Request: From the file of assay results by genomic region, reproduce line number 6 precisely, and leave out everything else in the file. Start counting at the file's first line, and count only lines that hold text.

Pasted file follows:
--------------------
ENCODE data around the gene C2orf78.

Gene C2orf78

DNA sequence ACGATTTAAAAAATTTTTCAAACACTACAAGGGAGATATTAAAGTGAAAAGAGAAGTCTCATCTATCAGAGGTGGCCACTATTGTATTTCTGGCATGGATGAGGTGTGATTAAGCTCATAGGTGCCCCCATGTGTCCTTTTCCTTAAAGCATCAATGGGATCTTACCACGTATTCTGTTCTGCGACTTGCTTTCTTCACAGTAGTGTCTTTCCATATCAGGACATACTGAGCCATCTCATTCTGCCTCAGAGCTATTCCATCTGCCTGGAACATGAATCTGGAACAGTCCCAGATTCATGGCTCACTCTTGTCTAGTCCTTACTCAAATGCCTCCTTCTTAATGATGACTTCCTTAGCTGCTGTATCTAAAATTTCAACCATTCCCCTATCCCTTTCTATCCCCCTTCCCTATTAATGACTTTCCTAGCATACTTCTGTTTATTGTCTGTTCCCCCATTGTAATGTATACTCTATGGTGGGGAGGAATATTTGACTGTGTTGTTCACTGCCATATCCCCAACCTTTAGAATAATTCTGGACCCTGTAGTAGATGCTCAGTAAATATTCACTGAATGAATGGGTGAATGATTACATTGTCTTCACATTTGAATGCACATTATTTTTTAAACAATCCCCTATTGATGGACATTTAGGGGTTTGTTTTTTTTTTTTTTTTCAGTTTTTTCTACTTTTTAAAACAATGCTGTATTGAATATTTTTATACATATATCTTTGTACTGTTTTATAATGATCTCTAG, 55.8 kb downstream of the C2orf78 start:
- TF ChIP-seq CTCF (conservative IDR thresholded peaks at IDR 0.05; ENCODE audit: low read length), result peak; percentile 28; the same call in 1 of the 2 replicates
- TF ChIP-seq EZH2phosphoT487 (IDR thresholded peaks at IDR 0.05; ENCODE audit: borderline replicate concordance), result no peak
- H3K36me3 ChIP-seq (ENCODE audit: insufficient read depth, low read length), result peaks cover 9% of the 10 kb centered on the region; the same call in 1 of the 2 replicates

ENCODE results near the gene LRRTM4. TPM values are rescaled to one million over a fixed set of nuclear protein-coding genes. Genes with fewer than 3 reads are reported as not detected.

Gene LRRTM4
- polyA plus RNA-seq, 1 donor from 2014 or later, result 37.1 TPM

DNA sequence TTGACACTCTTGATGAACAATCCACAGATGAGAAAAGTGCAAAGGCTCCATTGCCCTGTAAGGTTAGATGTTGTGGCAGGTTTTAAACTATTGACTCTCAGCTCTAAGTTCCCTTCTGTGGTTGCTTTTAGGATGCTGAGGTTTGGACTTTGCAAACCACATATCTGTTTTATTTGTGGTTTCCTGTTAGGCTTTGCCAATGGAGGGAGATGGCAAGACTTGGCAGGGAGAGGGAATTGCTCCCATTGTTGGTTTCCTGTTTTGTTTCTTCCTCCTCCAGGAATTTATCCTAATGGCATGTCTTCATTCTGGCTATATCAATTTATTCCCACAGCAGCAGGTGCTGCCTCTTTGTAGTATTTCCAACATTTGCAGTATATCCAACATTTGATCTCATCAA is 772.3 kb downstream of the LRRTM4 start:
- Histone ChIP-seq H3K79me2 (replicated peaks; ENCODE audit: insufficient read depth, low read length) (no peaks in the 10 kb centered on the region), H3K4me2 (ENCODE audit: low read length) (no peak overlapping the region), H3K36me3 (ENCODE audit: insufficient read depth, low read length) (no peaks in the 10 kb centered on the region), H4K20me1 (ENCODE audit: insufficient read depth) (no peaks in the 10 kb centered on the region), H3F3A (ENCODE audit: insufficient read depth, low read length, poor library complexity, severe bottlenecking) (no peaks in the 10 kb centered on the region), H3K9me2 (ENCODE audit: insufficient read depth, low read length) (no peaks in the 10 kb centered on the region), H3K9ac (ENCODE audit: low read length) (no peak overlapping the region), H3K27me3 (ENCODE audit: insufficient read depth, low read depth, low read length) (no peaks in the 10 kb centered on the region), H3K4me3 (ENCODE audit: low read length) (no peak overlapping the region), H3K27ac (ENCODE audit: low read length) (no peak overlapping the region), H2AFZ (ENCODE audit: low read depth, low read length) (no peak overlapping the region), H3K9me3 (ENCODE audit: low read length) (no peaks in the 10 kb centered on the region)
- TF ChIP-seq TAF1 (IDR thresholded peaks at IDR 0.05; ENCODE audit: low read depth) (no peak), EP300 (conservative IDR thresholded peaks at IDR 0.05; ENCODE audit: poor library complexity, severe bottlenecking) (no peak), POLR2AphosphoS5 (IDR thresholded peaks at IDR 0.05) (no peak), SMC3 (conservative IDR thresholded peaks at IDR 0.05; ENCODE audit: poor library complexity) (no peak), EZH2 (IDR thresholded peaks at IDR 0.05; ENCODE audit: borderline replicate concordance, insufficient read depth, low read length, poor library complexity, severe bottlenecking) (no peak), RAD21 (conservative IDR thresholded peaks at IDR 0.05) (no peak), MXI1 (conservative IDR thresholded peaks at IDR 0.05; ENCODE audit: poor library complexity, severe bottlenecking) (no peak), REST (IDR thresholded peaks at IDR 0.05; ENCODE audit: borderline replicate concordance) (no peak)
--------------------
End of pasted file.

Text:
- H3K36me3 ChIP-seq (ENCODE audit: insufficient read depth, low read length), result peaks cover 9% of the 10 kb centered on the region; the same call in 1 of the 2 replicates